4 proposed changes from SUMA convention

There are 16 proposed resolutions in total being discussed at this year's SUMA convention in Saskatoon.
Premier Brad Wall addressed delegates Monday in Saskatoon at the annual SUMA convention. (CBC)

Money and infrastructure have been at the forefront of Saskatchewan Urban Municipalities Association (SUMA) discussions this week.

The annual convention, being held in Saskatoon this year, runs until Feb. 6.

Here are four proposed resolutions being discussed at this year's SUMA convention:

1. Prohibit citizens owing money to municipality the ability to run for council

The town of Cut Knife is suggesting that people who want to run for council must literally pay their dues.

This resolution suggests that all outstanding taxes or money owed to the municipality must be paid before being nominated for municipal councils.

The resolution says: "People elected to municipal councils in all communities should set the standard for the betterment of their community." It would require the Ministry of Government Relations to make changes to the Local Government Elections Act.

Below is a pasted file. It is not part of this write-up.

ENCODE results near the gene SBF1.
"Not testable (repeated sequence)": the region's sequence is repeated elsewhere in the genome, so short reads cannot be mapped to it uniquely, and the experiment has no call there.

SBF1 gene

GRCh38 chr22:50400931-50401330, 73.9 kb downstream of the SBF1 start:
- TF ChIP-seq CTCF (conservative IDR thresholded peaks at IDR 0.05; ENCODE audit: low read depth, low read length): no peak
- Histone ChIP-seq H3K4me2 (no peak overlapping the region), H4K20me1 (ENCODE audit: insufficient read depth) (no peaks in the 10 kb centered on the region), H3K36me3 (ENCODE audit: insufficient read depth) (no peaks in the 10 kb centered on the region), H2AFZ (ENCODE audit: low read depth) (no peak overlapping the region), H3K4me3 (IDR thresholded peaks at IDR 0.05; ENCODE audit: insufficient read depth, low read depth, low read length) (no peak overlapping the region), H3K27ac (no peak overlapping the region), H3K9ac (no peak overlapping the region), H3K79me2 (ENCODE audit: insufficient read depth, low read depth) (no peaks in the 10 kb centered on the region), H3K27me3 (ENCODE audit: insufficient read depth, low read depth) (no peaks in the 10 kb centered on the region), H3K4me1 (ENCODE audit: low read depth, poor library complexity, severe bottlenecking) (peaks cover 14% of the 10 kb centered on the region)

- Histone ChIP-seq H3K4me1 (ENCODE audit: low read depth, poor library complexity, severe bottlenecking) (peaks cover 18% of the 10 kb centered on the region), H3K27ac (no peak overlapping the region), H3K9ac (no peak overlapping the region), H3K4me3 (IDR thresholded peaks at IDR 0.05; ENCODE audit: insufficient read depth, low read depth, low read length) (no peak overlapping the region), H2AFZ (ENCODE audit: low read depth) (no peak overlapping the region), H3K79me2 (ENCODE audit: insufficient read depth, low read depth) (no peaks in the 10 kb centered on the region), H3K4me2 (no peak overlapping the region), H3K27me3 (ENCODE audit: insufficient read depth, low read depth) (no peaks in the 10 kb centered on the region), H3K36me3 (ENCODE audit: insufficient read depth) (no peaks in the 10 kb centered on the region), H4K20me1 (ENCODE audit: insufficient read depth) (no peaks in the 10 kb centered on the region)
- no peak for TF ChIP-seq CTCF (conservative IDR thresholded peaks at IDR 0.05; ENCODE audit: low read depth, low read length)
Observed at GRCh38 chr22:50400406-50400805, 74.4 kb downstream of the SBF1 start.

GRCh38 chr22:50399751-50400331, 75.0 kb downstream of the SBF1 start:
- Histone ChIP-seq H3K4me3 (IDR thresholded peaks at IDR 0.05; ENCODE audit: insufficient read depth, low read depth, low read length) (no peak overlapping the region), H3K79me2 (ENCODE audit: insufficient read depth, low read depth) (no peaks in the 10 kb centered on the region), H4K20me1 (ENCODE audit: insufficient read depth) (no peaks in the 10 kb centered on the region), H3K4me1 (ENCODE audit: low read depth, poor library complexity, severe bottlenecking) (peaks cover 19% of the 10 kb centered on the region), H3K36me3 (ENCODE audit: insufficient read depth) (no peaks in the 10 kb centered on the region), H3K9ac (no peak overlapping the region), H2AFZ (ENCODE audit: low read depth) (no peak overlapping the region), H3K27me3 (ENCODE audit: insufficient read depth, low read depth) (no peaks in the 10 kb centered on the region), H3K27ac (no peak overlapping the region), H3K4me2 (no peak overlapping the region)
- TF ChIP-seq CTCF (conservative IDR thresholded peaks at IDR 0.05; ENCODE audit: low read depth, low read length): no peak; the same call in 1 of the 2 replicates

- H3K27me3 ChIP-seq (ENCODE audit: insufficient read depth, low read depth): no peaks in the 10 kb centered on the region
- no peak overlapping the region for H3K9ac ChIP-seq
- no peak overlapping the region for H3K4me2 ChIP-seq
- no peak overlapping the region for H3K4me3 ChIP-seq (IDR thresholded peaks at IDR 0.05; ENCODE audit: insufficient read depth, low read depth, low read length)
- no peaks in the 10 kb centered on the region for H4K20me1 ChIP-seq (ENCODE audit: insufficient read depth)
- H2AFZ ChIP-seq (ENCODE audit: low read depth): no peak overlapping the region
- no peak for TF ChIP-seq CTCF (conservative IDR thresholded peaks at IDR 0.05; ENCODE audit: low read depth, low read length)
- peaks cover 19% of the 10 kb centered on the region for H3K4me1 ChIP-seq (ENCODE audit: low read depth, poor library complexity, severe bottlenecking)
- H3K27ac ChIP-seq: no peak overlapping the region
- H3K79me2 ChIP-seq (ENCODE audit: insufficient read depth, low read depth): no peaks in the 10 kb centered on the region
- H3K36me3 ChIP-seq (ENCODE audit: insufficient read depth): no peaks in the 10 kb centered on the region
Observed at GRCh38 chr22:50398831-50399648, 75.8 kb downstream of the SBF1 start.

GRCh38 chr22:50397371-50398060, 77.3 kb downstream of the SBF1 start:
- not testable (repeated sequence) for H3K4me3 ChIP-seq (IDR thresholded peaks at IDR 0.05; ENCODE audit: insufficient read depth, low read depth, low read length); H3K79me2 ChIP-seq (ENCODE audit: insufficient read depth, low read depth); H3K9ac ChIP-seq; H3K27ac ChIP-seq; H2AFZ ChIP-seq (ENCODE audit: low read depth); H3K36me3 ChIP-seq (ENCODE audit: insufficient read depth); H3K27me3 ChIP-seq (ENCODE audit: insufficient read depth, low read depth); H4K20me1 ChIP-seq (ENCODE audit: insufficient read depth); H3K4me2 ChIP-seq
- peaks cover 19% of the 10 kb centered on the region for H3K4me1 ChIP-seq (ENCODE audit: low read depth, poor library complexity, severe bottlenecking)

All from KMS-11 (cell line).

2. Compensation for first responders

The town of Lampman is hoping to implement a payment for volunteer first responders - not volunteer firefighters - to help cover their out-of-pocket expenses while performing duties.

Communities throughout Saskatchewan rely on the services of volunteers to act as first responders. There is currently no payment from Saskatchewan Health Services.

3. Increase prize threshold for local-authority issued lottery licences

Currently, the Alcohol and Gaming Regulations, 1997 limit the maximum value of prize amounts of local-authority issued lottery licences to $1,000.

If approved, SUMA will lobby the Minister of Crown Investments to increase the amount local charities can offer to $2,500.

4. Provincial funding to assist in controlling wildlife

Moose on the loose in urban areas is an increasing problem in Saskatchewan.

There is currently no provincial funding available to assist urban governments in controlling the wildlife population.

The town of Willow Bunch is suggesting SUMA lobby the Ministry of Government Relations to create a funding program to help keep wildlife from entering into urban centres.